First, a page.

Popularity Can Cost You: Stick to What You’re Comfortable With

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A recent study by The Journal of Portfolio Management shed light on something TBH Franklin has wondered about for years. How do the popular stocks perform over the long haul? The study pointed out stocks that were the most active by volume by its market value underperformed the following year, and the least active by volume per its market value outperformed the following year.

So what are the reasons for the popularity effect? Well, unlike other assets when demand rises, the prices rise and it draws more people into the stock “to try to make some money.” There is a saying for these momentum trades, “go with the trend, until it bends.” While these trades may have a short term positive, the long term effect is detrimental to a portfolio. It is best to find stocks that have great fundamentals and a great management team that is trading at a discount to their intrinsic value, and then buy.

Picking stocks can be detrimental to the long term value of a portfolio if not properly diversified. We often run into clients and prospects looking to buy stocks on something they read or saw, which plays into a pickup in volume. Our goal with clients is to get them focused on the long term aspects of a portfolio, but understand that some people want to set aside some play money. For those instances, here are a few guidelines to remember:

“The Market” is everyone else! Are you confident you are smarter than the PhD guy from Harvard? Do you believe information is inefficient and that you can act on public information faster than everyone else? Set a price to get out if it goes up or down (limit orders may be a good way to do this). If you believe in a stock at $34/ share, will you believe in it at $30/ share? Be tax sensitive for your gains or losses. If you double your money, remember if you take off half your position, you are only risking your gains.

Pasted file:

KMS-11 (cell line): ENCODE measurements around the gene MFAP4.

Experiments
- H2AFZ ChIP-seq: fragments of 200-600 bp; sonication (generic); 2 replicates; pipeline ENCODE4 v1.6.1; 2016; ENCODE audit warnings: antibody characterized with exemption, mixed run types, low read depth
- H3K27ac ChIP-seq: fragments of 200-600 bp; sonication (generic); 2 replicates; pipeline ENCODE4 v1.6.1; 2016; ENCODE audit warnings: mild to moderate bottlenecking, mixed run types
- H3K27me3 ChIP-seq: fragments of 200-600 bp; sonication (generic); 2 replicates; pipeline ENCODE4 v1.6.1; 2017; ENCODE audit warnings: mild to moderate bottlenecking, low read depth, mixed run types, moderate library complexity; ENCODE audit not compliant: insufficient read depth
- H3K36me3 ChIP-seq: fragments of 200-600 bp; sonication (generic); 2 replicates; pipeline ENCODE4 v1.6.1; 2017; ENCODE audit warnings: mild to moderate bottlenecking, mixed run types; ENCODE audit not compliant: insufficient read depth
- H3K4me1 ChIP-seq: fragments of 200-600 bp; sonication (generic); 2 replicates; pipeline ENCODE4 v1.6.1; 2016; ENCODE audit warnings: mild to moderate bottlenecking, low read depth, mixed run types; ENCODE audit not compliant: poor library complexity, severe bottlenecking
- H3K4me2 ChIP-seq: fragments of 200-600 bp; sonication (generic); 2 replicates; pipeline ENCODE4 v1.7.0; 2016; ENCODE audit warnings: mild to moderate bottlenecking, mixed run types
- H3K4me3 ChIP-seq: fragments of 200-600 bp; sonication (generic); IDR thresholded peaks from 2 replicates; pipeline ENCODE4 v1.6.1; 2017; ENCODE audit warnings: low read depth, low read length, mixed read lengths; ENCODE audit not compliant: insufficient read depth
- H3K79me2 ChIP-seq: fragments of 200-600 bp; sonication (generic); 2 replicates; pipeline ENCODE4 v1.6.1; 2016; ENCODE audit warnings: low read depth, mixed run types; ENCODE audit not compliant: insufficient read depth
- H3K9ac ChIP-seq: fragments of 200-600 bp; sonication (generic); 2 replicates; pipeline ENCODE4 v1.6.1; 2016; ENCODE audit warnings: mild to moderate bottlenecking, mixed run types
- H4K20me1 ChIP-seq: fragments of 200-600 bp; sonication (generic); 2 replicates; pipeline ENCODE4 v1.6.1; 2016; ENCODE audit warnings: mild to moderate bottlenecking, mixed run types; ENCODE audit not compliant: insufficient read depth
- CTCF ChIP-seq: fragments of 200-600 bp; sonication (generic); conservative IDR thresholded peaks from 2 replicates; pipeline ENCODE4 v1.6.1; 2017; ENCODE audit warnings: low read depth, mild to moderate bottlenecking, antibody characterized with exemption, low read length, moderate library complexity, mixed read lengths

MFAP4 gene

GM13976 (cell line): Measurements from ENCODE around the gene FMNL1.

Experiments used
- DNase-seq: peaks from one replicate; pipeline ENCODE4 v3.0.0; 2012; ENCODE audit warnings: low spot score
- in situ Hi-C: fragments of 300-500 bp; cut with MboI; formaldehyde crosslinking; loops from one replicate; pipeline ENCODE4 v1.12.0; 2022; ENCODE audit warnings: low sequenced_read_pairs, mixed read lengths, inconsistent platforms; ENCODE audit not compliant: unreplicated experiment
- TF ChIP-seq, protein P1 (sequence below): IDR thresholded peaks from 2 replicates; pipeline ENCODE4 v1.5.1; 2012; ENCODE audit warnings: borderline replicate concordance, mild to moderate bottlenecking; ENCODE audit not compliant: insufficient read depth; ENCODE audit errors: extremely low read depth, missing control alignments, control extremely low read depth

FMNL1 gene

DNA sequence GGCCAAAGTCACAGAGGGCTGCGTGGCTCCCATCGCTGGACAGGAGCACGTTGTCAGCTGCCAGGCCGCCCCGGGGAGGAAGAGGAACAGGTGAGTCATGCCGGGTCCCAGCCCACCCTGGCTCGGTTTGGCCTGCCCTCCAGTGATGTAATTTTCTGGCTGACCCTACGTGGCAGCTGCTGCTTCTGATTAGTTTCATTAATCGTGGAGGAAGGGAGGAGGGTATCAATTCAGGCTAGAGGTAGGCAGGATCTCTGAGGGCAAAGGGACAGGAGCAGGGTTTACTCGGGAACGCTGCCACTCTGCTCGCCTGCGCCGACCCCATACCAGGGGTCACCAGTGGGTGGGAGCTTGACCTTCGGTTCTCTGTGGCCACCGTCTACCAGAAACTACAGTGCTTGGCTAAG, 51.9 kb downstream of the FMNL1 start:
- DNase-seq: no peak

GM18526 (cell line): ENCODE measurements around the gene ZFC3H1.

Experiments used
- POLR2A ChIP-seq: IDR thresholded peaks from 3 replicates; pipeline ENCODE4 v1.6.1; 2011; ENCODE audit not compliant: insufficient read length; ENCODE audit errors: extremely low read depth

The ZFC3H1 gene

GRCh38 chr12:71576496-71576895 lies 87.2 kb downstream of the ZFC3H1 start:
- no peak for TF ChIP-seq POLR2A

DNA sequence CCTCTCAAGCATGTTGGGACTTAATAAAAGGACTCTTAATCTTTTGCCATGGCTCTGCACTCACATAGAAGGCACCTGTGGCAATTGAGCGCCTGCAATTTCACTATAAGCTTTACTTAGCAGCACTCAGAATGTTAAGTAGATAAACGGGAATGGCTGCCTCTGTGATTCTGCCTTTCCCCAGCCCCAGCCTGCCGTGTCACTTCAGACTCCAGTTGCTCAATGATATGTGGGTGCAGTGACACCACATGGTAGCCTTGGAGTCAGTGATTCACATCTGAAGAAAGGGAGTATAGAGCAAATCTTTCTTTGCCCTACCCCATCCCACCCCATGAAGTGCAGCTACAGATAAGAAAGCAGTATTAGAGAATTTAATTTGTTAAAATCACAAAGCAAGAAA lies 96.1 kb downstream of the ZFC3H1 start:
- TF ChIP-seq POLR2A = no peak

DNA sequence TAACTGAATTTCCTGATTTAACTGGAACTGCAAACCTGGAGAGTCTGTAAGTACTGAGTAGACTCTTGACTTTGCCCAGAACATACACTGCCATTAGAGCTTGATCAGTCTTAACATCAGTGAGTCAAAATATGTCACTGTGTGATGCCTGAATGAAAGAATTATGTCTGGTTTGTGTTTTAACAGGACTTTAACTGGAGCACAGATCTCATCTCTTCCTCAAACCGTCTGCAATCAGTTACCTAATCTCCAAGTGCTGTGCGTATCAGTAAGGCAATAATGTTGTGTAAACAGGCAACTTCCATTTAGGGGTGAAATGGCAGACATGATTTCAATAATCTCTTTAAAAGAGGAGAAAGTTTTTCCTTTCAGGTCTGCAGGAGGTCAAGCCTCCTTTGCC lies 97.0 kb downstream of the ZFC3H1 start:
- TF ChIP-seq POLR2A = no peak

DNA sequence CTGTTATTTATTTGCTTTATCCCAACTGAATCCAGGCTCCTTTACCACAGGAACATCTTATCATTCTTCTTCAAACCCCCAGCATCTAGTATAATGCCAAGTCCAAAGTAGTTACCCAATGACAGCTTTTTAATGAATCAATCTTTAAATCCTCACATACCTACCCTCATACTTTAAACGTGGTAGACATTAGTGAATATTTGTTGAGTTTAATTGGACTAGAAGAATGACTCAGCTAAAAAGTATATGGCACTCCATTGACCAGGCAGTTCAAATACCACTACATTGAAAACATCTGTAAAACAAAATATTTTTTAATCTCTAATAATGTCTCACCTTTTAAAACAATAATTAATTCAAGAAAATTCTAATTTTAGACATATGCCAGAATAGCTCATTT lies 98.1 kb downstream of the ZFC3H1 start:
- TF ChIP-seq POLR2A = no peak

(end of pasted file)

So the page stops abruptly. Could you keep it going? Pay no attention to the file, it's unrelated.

Looking for that next adviser who can work with you on these things, make sure your estate plan and any other financial goals are being achieved in unison with the financial plan.

KADO

This sounds easy in principal, but how does one go about an assessment to determine risk? We prefer to use more than just a simple seven questions model. Using a service like Riskalyze allows you to input some information then answer some questions. After that, you can use that information to build a portfolio that matches this risk score. We have found that it is best to try to get another risk score every year or two, which allows the adviser to see if risks have changed as market conditions change. The inherent thing is to take more risks when things are good and less risk when things are bad, so taking multiple samples over a set of time allows for a more accurate reading. Using a risk model really allows one to see if individual stock picking is for you. The more aggressive you are, the more likely owning individual stocks may be for you. The more conservative you are the more likely bonds and ETFs are more suitable.

Investing is a marathon, not a sprint. A stock that grows fast like a pear tree, may also suffer from its weakness too. With the slightest wind or bad news, the stock could tumble. Do your homework on a stock because if you are listening to last year’s news, your stocks will reflect it. Travis S. Anderson 

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